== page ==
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By David R. Shorey, East County Program Manager, Institute for Public Strategies

October 3, 2021 (San Diego’s East County) -- When a Santee woman recently passed away while in home hospice care, her loved ones were left with a medicine chest filled with prescription drugs. The homecare professionals who had been attending their patient told the family that they could not legally remove the drugs from the home. It wasn’t until a registered nurse came by to check on the wellbeing of the woman’s husband, that the drugs were removed from the residence for proper disposal.

Hospice care represents one of many experiences families are facing with older parents. The Sandwich Generation, those who are not only raising their own children, but also are caring for their parent or parents is now a common experience. According to a Pew Research Center study, almost one in ten households with a child under 18 also cares for a parent as well. Many of them are under the same roof.

This situation presents many challenges including navigating what to do with all the medications that older adults are prescribed. While some are taken regularly with no leftovers, often pills remain in the medicine cabinet or in the bedside drawer sight-unseen. But with children in the house, unsecured medications present a potential risk of use and abuse. This is why proper medication disposal is so important.

While there are several year-round locations in East County for proper drug disposal, the Drug Enforcement Administration organizes National Prescription Drug Take Back Day twice a year in April and October to bring attention to the issue and encourage families to turn in the unwanted meds. The 21st Take Back Day is Oct. 23 this year--a Saturday--from 10 a.m. to 2 p.m.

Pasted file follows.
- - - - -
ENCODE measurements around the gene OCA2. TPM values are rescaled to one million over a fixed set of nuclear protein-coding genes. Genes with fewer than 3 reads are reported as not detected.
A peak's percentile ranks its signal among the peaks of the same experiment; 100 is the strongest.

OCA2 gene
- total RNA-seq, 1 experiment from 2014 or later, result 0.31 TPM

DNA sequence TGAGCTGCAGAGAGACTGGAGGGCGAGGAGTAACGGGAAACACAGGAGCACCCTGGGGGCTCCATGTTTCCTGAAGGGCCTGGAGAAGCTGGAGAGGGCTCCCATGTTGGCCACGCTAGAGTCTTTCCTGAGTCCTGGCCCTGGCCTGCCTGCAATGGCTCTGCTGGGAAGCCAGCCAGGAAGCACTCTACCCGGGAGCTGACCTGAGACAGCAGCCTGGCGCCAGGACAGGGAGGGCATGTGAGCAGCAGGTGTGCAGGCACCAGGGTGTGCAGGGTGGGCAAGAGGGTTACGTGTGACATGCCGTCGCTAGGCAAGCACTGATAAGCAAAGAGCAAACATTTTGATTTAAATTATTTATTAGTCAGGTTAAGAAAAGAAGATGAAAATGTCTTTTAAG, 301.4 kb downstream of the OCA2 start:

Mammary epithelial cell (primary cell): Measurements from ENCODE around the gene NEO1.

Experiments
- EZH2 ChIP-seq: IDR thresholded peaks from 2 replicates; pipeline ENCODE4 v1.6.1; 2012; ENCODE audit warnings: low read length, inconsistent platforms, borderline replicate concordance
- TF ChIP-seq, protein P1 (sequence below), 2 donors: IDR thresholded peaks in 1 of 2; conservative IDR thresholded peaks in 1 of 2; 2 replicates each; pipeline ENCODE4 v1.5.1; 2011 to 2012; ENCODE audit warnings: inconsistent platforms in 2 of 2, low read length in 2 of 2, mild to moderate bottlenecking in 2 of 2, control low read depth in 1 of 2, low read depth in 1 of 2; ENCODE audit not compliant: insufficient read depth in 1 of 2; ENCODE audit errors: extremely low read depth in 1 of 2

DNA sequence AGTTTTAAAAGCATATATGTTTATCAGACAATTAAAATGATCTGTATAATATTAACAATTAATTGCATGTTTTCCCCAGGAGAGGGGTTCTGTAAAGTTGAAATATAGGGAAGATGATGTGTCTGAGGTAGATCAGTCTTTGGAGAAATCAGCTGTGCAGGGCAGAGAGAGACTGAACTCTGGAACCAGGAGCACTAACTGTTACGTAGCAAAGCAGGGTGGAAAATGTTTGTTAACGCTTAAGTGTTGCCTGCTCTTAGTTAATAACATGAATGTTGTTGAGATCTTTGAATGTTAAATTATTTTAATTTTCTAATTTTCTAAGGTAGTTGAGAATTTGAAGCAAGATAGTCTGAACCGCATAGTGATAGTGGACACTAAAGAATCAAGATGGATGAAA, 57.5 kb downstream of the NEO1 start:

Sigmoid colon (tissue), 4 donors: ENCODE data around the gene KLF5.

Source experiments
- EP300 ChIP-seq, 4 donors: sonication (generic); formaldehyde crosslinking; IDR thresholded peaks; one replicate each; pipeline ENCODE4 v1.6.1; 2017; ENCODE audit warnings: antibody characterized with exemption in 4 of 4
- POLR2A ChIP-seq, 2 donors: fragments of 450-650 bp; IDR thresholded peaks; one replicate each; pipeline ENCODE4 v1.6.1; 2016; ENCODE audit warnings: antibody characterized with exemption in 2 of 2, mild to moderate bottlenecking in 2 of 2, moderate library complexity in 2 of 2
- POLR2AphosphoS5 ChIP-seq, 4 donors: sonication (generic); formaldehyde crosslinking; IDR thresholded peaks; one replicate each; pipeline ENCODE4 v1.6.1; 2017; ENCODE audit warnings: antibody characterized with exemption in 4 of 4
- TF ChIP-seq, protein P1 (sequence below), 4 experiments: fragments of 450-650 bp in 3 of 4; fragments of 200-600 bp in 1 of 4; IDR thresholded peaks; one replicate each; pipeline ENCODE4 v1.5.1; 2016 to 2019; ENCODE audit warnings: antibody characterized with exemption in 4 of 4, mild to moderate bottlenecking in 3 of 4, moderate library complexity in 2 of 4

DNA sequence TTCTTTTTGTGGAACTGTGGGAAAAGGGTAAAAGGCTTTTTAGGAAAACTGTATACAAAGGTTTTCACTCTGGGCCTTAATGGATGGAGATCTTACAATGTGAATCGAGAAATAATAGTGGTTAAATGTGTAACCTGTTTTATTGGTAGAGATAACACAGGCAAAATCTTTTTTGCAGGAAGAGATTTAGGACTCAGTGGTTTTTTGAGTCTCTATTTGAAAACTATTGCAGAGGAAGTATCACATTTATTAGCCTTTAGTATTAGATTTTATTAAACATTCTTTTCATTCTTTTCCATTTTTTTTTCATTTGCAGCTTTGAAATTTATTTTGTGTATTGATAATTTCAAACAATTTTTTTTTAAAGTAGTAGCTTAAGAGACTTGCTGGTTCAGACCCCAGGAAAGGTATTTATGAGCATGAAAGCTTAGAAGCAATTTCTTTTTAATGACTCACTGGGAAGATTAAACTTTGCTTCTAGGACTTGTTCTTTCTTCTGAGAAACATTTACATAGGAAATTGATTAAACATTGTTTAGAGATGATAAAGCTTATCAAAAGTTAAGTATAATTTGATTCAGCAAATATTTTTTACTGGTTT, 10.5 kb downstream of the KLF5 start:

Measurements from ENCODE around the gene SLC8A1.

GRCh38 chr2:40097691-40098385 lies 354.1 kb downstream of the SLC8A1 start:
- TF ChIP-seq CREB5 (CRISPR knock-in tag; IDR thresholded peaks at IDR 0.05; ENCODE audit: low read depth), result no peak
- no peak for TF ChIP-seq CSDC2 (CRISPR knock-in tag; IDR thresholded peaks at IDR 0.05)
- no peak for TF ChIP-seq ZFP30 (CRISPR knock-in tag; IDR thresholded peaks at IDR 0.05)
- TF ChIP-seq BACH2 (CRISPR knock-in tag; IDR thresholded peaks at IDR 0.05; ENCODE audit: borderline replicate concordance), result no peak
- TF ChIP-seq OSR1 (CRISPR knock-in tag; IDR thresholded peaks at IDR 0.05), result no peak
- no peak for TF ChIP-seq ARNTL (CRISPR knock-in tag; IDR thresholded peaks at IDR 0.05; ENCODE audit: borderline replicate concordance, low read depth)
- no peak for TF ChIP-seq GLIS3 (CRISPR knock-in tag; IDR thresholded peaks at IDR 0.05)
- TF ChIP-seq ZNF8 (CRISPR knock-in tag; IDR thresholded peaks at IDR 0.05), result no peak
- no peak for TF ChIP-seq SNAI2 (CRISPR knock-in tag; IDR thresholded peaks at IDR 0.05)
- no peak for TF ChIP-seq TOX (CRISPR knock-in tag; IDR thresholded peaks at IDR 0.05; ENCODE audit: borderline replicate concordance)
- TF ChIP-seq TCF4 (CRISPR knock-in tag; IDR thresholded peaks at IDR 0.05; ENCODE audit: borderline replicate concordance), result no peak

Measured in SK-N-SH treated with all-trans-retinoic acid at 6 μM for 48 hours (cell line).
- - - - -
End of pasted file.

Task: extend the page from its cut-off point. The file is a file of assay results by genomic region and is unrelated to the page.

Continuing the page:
There were 4,425 law enforcement agencies nationwide that hosted Take Back Day at 5,060 collection sites in April this year that took in 420 tons of drugs. East County efforts include the La Mesa and El Cajon Police Departments and the San Diego County Sheriffs in Santee, Lemon Grove and unincorporated areas. Those efforts undoubtedly prevented a lot of overdoses, deaths and hospitalizations.

National Prescription Drug Take Back Day addresses a crucial public safety and public health issue. According to the 2019 National Survey on Drug Use and Health, 9.7 million people misused prescription pain relievers, 4.9 million people misused prescription stimulants and 5.9 million people misused prescription tranquilizers or sedatives in 2019. The survey also showed that a majority of misused prescription drugs were obtained from family and friends, often from the home medicine cabinet. The DEA’s Take Back Day events provide an opportunity for Americans to prevent drug addiction and overdose deaths.

With so many older adults taking several prescriptions, and with physicians adding and changing medications and dosages to determine the ideal solutions, it’s essential to understand what to do with meds which are no longer needed or that have expired. Participating in Take Back Day is the preferred way to responsibly dispose of unwanted medications.

More information about how to properly dispose of unused medicines is available on the DEA Take Back Day website. Take Back locations can be found here.

Before disposing of medications, check the labels. The prescription’s label or informational literature might provide guidance about how to safely get rid of the drug. You could also consult with the pharmacist for guidelines.

Another important thing to remember when getting rid of expired or unwanted medications is to take off identifying information. Make sure to scratch out or shred any private information to safeguard the patient’s identity in order to prevent anyone who is unauthorized from discovering the prescription container and obtaining a refill of the prescribed medication. It’s easier than you might think to dispose of prescription drugs. But it might be difficult to get your head around the issue while taking care of an older loved one or grieving their death. Planning ahead can take away some of that worry.

IPS works alongside communities to build power, challenge systems of inequity, protect health and improve quality of life. IPS has a vision for safe, secure, vibrant and healthy communities where everyone can thrive.

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